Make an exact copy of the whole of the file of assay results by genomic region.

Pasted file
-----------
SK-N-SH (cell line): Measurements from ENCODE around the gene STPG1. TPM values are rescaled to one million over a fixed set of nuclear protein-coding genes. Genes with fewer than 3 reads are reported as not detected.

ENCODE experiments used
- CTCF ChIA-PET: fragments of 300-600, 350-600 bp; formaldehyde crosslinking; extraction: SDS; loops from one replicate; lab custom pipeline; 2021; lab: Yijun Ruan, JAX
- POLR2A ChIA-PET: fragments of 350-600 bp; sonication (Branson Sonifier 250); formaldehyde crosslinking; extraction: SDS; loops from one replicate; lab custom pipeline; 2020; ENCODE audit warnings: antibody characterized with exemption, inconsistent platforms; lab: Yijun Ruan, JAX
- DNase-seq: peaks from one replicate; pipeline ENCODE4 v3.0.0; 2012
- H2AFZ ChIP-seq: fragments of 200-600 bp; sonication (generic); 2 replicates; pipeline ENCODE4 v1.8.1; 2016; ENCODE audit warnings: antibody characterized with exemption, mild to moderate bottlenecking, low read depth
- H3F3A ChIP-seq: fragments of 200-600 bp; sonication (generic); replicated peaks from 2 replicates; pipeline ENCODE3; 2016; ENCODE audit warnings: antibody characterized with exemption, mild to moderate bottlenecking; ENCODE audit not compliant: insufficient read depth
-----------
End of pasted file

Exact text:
SK-N-SH (cell line): Measurements from ENCODE around the gene STPG1. TPM values are rescaled to one million over a fixed set of nuclear protein-coding genes. Genes with fewer than 3 reads are reported as not detected.

ENCODE experiments used
- CTCF ChIA-PET: fragments of 300-600, 350-600 bp; formaldehyde crosslinking; extraction: SDS; loops from one replicate; lab custom pipeline; 2021; lab: Yijun Ruan, JAX
- POLR2A ChIA-PET: fragments of 350-600 bp; sonication (Branson Sonifier 250); formaldehyde crosslinking; extraction: SDS; loops from one replicate; lab custom pipeline; 2020; ENCODE audit warnings: antibody characterized with exemption, inconsistent platforms; lab: Yijun Ruan, JAX
- DNase-seq: peaks from one replicate; pipeline ENCODE4 v3.0.0; 2012
- H2AFZ ChIP-seq: fragments of 200-600 bp; sonication (generic); 2 replicates; pipeline ENCODE4 v1.8.1; 2016; ENCODE audit warnings: antibody characterized with exemption, mild to moderate bottlenecking, low read depth
- H3F3A ChIP-seq: fragments of 200-600 bp; sonication (generic); replicated peaks from 2 replicates; pipeline ENCODE3; 2016; ENCODE audit warnings: antibody characterized with exemption, mild to moderate bottlenecking; ENCODE audit not compliant: insufficient read depth